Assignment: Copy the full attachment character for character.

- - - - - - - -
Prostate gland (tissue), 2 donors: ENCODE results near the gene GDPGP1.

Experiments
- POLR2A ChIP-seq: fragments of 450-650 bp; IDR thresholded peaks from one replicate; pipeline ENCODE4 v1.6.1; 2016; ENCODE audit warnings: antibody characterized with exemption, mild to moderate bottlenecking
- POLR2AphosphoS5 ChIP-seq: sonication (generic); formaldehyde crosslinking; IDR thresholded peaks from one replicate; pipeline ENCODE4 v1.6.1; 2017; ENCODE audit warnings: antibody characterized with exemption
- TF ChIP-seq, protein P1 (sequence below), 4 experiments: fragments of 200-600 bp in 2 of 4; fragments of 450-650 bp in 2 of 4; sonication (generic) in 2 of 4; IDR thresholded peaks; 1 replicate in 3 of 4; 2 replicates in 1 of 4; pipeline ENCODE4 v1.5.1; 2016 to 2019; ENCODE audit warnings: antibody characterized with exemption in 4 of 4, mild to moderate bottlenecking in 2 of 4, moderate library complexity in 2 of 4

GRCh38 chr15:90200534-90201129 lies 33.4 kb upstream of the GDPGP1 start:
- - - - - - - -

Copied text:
Prostate gland (tissue), 2 donors: ENCODE results near the gene GDPGP1.

Experiments
- POLR2A ChIP-seq: fragments of 450-650 bp; IDR thresholded peaks from one replicate; pipeline ENCODE4 v1.6.1; 2016; ENCODE audit warnings: antibody characterized with exemption, mild to moderate bottlenecking
- POLR2AphosphoS5 ChIP-seq: sonication (generic); formaldehyde crosslinking; IDR thresholded peaks from one replicate; pipeline ENCODE4 v1.6.1; 2017; ENCODE audit warnings: antibody characterized with exemption
- TF ChIP-seq, protein P1 (sequence below), 4 experiments: fragments of 200-600 bp in 2 of 4; fragments of 450-650 bp in 2 of 4; sonication (generic) in 2 of 4; IDR thresholded peaks; 1 replicate in 3 of 4; 2 replicates in 1 of 4; pipeline ENCODE4 v1.5.1; 2016 to 2019; ENCODE audit warnings: antibody characterized with exemption in 4 of 4, mild to moderate bottlenecking in 2 of 4, moderate library complexity in 2 of 4

GRCh38 chr15:90200534-90201129 lies 33.4 kb upstream of the GDPGP1 start: